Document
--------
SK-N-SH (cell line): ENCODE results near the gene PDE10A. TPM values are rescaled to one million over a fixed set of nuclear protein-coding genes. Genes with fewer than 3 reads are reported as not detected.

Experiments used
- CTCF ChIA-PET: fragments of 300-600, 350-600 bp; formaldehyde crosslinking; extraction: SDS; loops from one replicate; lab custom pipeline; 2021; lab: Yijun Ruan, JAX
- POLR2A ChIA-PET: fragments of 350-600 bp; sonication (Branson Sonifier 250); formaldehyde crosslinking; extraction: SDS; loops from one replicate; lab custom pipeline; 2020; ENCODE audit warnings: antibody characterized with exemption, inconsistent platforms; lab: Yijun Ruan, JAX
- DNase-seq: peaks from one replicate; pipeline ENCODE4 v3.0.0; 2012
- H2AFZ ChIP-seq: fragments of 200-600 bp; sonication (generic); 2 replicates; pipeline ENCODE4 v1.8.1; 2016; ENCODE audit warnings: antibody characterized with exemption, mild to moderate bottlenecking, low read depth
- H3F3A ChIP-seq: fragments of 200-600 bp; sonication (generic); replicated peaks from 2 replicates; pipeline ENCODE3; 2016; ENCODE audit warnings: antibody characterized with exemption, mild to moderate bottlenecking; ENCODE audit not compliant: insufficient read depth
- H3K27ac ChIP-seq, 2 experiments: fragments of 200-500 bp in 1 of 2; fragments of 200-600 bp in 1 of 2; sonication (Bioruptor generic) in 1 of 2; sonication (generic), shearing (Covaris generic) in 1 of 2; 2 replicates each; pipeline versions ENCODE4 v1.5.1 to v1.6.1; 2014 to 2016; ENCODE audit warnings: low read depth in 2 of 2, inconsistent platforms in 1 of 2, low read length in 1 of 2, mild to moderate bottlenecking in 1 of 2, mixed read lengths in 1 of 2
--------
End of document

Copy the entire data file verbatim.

SK-N-SH (cell line): ENCODE results near the gene PDE10A. TPM values are rescaled to one million over a fixed set of nuclear protein-coding genes. Genes with fewer than 3 reads are reported as not detected.

Experiments used
- CTCF ChIA-PET: fragments of 300-600, 350-600 bp; formaldehyde crosslinking; extraction: SDS; loops from one replicate; lab custom pipeline; 2021; lab: Yijun Ruan, JAX
- POLR2A ChIA-PET: fragments of 350-600 bp; sonication (Branson Sonifier 250); formaldehyde crosslinking; extraction: SDS; loops from one replicate; lab custom pipeline; 2020; ENCODE audit warnings: antibody characterized with exemption, inconsistent platforms; lab: Yijun Ruan, JAX
- DNase-seq: peaks from one replicate; pipeline ENCODE4 v3.0.0; 2012
- H2AFZ ChIP-seq: fragments of 200-600 bp; sonication (generic); 2 replicates; pipeline ENCODE4 v1.8.1; 2016; ENCODE audit warnings: antibody characterized with exemption, mild to moderate bottlenecking, low read depth
- H3F3A ChIP-seq: fragments of 200-600 bp; sonication (generic); replicated peaks from 2 replicates; pipeline ENCODE3; 2016; ENCODE audit warnings: antibody characterized with exemption, mild to moderate bottlenecking; ENCODE audit not compliant: insufficient read depth
- H3K27ac ChIP-seq, 2 experiments: fragments of 200-500 bp in 1 of 2; fragments of 200-600 bp in 1 of 2; sonication (Bioruptor generic) in 1 of 2; sonication (generic), shearing (Covaris generic) in 1 of 2; 2 replicates each; pipeline versions ENCODE4 v1.5.1 to v1.6.1; 2014 to 2016; ENCODE audit warnings: low read depth in 2 of 2, inconsistent platforms in 1 of 2, low read length in 1 of 2, mild to moderate bottlenecking in 1 of 2, mixed read lengths in 1 of 2